…I’m happy I haven’t stopped running all these years. The reason is, I like the novels I’ve written. And I’m really looking forward to seeing what kind of novel I’ll produce next. Since I’m a writer with limits — an imperfect person living an imperfect, limited life — the fact that I can still feel this way is a real accomplishment. Calling it a miracle might be an exaggeration, but I really do feel this way. And if running every day helps me accomplish this, then I’m very grateful to running.

And I do find that I’m learning things about myself by doing it, and developing the discipline:

It doesn’t matter how old I get, but as long as I continue to live I’ll always discover something new about myself. No matter how long you stand there examining yourself naked before a mirror, you’ll never see reflected what’s inside.

But the real reflection, the real lesson, is here:

My time, the rank I attain, my outward appearance — all of these are secondary. For a runner like me, what’s really important is reaching the goal I set myself, under my own power. I give it everything I have, endure what needs enduring, and am able, in my own way, to be satisfied. From out of the failures and joys I always try to come away having grasped a concrete lesson. (It’s got to be concrete, no matter how small it is.) And I hope that, over time, as one race follows another, in the end I’ll reach a place I’m content with. Or maybe just catch a glimpse of it. (Yes, that’s a more appropriate way of putting it.)

And that’s it, the whole essence, really. By doing something deliberate like running, with your own set of goals and successes and setbacks — your own sense of what & who you’re trying to be — that lets you sometimes catch a glimpse of the person you might be content with. It’s a Catch-22, I think: that by the very striving to do something, to be something, that you can see/feel what it might be like to achieve it.

I find that for myself I spend a lot of time working on how to be better at what I do (and probably not enough on how to get my running better, but I’m working on that, too), and am never really content with the way things are — and I think that if I were somehow suddenly content that I wouldn’t quite be me anymore. But I’m starting to notice things that are really meaningful to me lately that are about as good as it gets. In my running, increasingly, and of course in the myriad moments of life with my family (just playing whiffle ball with Kathy & SPL last night was about perfect).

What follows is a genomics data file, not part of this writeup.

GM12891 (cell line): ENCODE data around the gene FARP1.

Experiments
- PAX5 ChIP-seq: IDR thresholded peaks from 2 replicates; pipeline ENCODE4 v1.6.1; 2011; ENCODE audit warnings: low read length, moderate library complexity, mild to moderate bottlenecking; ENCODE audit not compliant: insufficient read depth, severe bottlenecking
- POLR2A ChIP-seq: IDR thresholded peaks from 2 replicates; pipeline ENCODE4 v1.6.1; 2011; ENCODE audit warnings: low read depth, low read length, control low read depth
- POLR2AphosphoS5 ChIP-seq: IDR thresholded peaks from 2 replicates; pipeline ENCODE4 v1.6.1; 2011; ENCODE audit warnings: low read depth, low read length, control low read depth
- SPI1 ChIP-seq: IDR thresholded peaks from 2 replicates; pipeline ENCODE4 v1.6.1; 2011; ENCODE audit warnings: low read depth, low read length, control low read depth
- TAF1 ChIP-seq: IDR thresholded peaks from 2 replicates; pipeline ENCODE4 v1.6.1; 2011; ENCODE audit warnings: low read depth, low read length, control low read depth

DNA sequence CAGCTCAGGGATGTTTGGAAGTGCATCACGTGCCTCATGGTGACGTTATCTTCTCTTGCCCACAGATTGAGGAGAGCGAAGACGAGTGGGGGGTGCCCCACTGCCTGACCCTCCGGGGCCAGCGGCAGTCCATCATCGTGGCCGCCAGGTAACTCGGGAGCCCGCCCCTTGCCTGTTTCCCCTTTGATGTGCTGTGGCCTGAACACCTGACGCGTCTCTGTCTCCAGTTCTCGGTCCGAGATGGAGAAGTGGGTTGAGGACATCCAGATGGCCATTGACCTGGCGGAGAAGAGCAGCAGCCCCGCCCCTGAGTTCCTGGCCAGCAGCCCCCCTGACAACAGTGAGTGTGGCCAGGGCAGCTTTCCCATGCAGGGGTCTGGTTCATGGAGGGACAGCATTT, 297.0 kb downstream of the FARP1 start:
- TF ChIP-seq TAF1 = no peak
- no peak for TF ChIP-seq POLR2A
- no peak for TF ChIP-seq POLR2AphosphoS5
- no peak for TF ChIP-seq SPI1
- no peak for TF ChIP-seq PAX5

So I’m inspired by the book, and by Murakami himself. Great book, worth reading more than once.


24
Jun 08

Mark Vonnegut on his dad, Kurt

One neat thing about the Kindle is that it lets me keep track of passages in books that I particularly like, and from time to time I go back and look at them and think about what they might mean. (The user interface to this, however, is really, really painful and not very useful. Hopefully they’ll work on it, not to mention make it easy to use my Kindle to blog passages when I mark them as interesting.)

Anyway, I blogged a while about the posthumous Kurt Vonnegut collection called Armageddon in Retrospect — a reasonably good collection of some of his writing. But I forgot to share a few particularly good paragraphs from the introduction, written by his son Mark. Listen:

He taught how stories were told and taught readers how to read. His writings will continue to do that for a long time. He was and is subversive, but not the way people thought he was. He was the least wild-and-crazy guy I ever knew. No drugs. No fast cars.

He tried always to be on the side of the angels. He didn’t think the war in Iraq was going to happen, right up until it did. It broke his heart not because he gave a damn about Iraq but because he loved America and believed that the land and people of Lincoln and Twain would find a way to be right. He believed, like his immigrant forefathers, that America could be a beacon and a paradise.

He couldn’t help thinking that all that money we were spending blowing up things and killing people so far away, making people the world over hate and fear us, would have been better spent on public education and libraries. It’s hard to image that history won’t prove him right, if it hasn’t already.

Reading and writing are in themselves subversive acts. What they subvert is the notion that things have to be the way they are, that you are alone, that no one has ever felt the way you have. What occurs to people when they read Kurt is that things are much more up for grabs than they thought they were. The world is a slightly different place just because they read a damn book. Imagine that.

That’s about as good an elegy as you’ll ever read.